“For example the artists community turned out to be the one that was most afraid of being a gentrifying force and was most critical of the project. And all the legacy residents were generally not bringing that up, even if I asked them,” he says.

 

Sculptor John Ahearn performs a live casting of a couple. Open Walls Baltimore 2012. (photo © Jaime Rojo)

Two young art fans watch in wonderment as Mr. Ahearn applies the liquid rubber to cast the mold. Open Walls Baltimore 2012. (photo © Jaime Rojo)

Mr. Ahearn’s street installation of previous casts. Open Walls Baltimore 2012. (photo © Jaime Rojo)

Street Artist Nanook, also a student at nearby MICA and a logistical lynchpin for OWB, created his own mural that strikes at the historic manufacturing base that once provided a livelihood for the people who lived in many of these abandoned buildings. For him, the artist’s role is to connect the lines between past and present, “And so it’s just about bringing back these signifiers to the neighborhood. Especially for this housing area that was built to house the people who were working at these factories. It has been interesting to meet the people who are old enough to have worked at these factories – they actually worked at the coat factory and the rudder factory and the bottling factory down the street.”

As he smokes and points to the gears and the large hand on his mural, Nanook also talks about the former coat factory two blocks away that is now being renovated to be a magnet art school, and the possibility that work by creatives can create help neighborhoods re-imagine a future, “I think most artists are intermediaries for the communities they reside in.”

 

Swoon. Open Walls Baltimore 2012. (photo © Jaime Rojo)

As we tour around the streets with Ms. Cooper, we make sure to hit the hot graffiti spot in town, an alley she’s known for more than 50 years and one that has provided uninterrupted opportunity for exploration with an aerosol can for many artists who start out here. “Usually there are people painting back here and there’s often somebody doing a fashion shoot back here,” she remarks while snapping images of tags and colorful pieces. “There was a “Wild Style” reunion here a few years ago with Charlie (Ahearn), and they painted all kinds of stuff. It’s fun and they all come to this – because there really aren’t too many locations to do this”

While we watch a handful of 20-year-olds pulling cans from backpacks and arranging them on the cracked concrete in front of a wall, we talk to Jeremy, a local Baltimore artist who also makes puppetry and masks. He says he likes the effect that OWB has been having on the neighborhood. “It’s an interesting project. It’s nice to see a kind of subtle but effective change. Baltimore is kind of rough. But because (OWB) is there it invokes something different and the space actually is transformed.”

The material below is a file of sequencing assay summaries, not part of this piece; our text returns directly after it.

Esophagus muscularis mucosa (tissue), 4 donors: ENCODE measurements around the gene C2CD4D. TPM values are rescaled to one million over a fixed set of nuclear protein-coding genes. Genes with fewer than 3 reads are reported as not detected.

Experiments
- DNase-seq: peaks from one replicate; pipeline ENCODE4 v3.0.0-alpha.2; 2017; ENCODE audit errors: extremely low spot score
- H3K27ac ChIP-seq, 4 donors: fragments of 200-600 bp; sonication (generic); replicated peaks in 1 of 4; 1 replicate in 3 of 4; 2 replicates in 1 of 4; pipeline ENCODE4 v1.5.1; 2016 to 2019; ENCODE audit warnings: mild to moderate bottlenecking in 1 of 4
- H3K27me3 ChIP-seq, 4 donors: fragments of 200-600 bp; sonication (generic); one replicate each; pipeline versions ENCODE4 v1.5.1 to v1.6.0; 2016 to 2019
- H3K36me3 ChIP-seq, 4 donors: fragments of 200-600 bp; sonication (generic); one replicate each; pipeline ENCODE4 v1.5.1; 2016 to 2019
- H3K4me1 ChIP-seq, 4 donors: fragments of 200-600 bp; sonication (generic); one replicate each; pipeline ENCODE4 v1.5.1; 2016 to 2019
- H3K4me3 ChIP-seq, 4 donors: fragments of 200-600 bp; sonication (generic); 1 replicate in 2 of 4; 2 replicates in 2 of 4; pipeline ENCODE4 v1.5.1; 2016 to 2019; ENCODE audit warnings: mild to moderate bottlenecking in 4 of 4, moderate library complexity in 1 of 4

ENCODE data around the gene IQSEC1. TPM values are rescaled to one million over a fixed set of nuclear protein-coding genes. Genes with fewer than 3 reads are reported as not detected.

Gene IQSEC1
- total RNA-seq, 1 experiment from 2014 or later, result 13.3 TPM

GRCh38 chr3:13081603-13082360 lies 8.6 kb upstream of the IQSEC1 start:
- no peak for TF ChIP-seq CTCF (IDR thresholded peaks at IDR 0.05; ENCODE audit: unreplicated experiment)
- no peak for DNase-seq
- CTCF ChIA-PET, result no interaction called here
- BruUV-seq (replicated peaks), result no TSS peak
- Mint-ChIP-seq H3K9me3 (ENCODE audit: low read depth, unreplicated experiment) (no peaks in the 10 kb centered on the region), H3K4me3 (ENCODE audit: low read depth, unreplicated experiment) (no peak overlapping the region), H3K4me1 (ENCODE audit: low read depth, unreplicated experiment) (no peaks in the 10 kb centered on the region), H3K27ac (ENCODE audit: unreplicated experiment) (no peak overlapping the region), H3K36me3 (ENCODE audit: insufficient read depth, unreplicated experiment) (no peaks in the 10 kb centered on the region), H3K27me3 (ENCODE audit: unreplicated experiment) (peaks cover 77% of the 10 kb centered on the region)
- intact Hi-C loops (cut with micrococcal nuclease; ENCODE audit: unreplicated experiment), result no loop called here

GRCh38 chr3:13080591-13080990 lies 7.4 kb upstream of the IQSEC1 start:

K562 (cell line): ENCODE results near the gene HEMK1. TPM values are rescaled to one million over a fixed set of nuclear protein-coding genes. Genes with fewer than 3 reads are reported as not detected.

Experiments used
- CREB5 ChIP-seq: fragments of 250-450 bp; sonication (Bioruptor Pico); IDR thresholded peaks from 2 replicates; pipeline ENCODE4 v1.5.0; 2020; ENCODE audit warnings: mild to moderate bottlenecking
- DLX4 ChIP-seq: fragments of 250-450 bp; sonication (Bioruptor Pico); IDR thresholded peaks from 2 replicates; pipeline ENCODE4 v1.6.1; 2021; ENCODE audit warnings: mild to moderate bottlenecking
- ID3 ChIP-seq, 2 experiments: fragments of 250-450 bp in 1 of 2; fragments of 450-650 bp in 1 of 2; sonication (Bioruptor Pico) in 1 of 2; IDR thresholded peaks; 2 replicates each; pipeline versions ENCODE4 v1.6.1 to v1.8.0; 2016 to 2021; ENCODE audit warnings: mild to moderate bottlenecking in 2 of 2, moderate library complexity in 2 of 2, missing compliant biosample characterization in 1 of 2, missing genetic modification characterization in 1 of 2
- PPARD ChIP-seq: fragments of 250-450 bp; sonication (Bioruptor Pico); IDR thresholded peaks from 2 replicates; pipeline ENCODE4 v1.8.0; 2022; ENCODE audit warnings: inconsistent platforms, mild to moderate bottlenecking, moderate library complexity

On a Friday evening at a block party celebrating the completion of the final wall, Gaia is happy with how it has turned out, and pleased with the multiple conversations he’s been able to have with people in the community about murals, walls, pigeons, paint, and wheat-paste. “My only curatorial process was matching the artists with walls and sites that I thought would be pertinent and I thought would really work with the artists’ process – that was my biggest goal and it succeeded.”

Interesni Kazki. Open Walls Baltimore 2012. (photo © Jaime Rojo)

Ever. Open Walls Baltimore 2012. (photo © Jaime Rojo)

JAZ. Open Walls Baltimore 2012. (photo © Jaime Rojo)

JAZ. Open Walls Baltimore 2012. (photo © Jaime Rojo)

Freddy Sam. Open Walls Baltimore 2012. (photo © Jaime Rojo)

Specter. Open Walls Baltimore 2012. (photo © Jaime Rojo)

Maya Hayuk. Open Walls Baltimore 2012. (photo © Jaime Rojo)

Josh Van Horn. Open Walls Baltimore 2012. (photo © Jaime Rojo)

Overunder created a new facade within the facade of this building and a tribute to a local resident, Dennis Livingston. Says Gaia, “OverUnder is remarkably improvisational and really works well with children and people and is super engaging.” Open Walls Baltimore 2012. (photo © Jaime Rojo)

Overunder.Dennis Livinston. Detail. Open Walls Baltimore 2012. (photo © Jaime Rojo)

Mata Ruda. Open Walls Baltimore 2012. (photo © Jaime Rojo)

Doodles. Open Walls Baltimore 2012. (photo © Jaime Rojo)

Jetsonorama’s portrait of Mr. Tony as he watches his pigeons in the sky. Open Walls Baltimore 2012. (photo © Jaime Rojo)

A Jetsonorama and Nanook collaboration from a Martha Cooper photograph. Open Walls Baltimore 2012. (photo © Jaime Rojo)

A Jetsonorama and Nanook collaboration from a Martha Cooper photograph. Open Walls Baltimore 2012. (photo © Jaime Rojo)

A Jetsonorama and Nanook collaboration from a Martha Cooper photograph. Open Walls Baltimore 2012. (photo © Jaime Rojo)

Nanook’s wall in progress. Open Walls Baltimore 2012. (photo © Jaime Rojo)

Open Walls Baltimore includes the following artists: Gaia (Baltimore), Momo (New Orleans), Doodles (Port Townsend, WA), Maya Hayuk (New York City), Ever (Buenos Aires, Argentina,  Overunder (Reno, NV), John Ahearn (New York City)